By Melanie Wong
In a resort town dotted with world-class hotels, acclaimed restaurants and clients with a taste for the gourmet, it isn’t hard to find a good glass of wine.
What might be a bit more difficult to find is a truly unique wine experience – something different and interesting you won’t find in every restaurant.
SneakPEAK rounded up a few of our top picks for the next time you’re looking for a special wine and dine adventure.
The Metropolitan – Beaver Creek
The Metropolitan, a wine and tapas bar located in Beaver Creek Village, is perfect for anyone who likes to window shop.
The restaurant boasts the valley’s only Enomatic wine machine – 16 wines are displayed and kept fresh in a glass case, and customers can purchase a wine card, allowing them to buy 1.5-, 3- and 6-ounce glasses. The concept not only is a fun way to sip, but works well for larger groups and gives diners flexibility in their choices.
“It’s the whole concept of it being interactive. It’s been hugely popular and accounts for 40 percent of our wine sales right now,” owner John Shipp says. “It puts you in charge of your own wine program.”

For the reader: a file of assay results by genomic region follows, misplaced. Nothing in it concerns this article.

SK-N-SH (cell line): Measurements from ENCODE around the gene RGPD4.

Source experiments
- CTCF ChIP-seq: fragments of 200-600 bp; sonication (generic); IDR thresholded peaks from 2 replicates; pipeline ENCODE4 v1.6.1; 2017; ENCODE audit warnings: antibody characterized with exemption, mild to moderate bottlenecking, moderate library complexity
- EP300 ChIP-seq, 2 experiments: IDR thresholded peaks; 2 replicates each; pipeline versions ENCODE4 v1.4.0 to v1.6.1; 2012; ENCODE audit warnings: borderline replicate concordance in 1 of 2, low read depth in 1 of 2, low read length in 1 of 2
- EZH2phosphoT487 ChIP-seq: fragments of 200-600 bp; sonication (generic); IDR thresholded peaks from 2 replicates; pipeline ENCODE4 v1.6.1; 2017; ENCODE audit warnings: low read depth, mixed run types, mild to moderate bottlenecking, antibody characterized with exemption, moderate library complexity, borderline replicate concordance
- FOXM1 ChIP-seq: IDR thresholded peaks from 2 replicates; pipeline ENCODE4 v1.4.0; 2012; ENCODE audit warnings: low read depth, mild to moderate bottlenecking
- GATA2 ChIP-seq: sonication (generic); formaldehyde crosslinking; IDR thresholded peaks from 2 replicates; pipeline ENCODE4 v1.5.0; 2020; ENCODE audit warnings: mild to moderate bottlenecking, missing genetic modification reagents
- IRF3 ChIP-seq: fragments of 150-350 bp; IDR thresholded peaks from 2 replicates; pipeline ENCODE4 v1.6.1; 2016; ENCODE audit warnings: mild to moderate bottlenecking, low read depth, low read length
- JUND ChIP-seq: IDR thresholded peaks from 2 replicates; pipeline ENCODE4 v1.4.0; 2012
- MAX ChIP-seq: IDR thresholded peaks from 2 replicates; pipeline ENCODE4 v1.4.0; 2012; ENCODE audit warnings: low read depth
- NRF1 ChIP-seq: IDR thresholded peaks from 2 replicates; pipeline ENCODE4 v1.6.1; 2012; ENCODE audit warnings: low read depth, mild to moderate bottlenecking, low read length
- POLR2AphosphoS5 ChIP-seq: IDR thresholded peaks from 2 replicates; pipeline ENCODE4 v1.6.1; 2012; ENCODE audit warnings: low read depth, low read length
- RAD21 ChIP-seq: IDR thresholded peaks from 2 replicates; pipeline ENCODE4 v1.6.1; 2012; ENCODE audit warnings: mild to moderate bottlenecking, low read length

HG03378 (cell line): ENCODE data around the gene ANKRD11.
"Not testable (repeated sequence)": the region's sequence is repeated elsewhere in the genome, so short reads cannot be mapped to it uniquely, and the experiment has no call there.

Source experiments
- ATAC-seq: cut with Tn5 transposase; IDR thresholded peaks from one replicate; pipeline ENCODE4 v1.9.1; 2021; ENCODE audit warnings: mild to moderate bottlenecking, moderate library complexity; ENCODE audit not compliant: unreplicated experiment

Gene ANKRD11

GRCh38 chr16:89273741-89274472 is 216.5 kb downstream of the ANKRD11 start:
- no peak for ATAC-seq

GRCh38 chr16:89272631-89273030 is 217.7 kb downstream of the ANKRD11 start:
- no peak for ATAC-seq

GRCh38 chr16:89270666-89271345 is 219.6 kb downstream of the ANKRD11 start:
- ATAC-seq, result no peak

Shipp first heard about a similar machine in a Denver restaurant and balked at the idea of a “wine vending machine.” However, when he saw the machine in action, and found out about a new model that allowed people to select different quantities, he was sold.
Wine and operations manager Darryl Slate rotates the selections constantly and says he tries to keep a wide variety. You might even find $300 to $400 bottles in there at times, giving customers a chance to try a wine that they might not normally purchase as an entire bottle.
You can order off a more extensive list as well. Slate keeps around 85 selections available from all over the world, with an emphasis on Spanish wines to compliment the tapas menu.
The Met holds several Wine and Tapas Socials throughout the summer, with the first on July 12. For $45, diners sample a selection of wines and tapas for the evening.
What’s special: An Enomatic wine machine, which allows you to choose from 16 different wines. You can choose pours from 1.5 ounce, 3 ounce and 6 ounce increments.
Top pick: Slate says his current favorite is the 2009 Vall Ilach “Embruix” Priorat. “It’s a big, meaty wine, from Spain,” he says.
Juniper – Riverwalk, Edwards
Juniper owner Doug Abel’s love affair with wine began in 1997 when the restaurant he worked for sent him to Napa Valley on a wine trip.
“I had never been before and was a neophyte as far as wine was concerned. I got hooked,” he says.
It naturally follows that when Abel opened his own restaurant, it would have an impressive wine list. He puts a particular emphasis on making a large number of wines by the glass available – 34 to be exact – and also offering half bottles. The idea is to give diners flexibility: If you want to just come in and enjoy a glass of wine at the bar, you have a big selection. If a table wants to get a couple different kinds of wine, they can order from a wide selection of half bottles without compromise.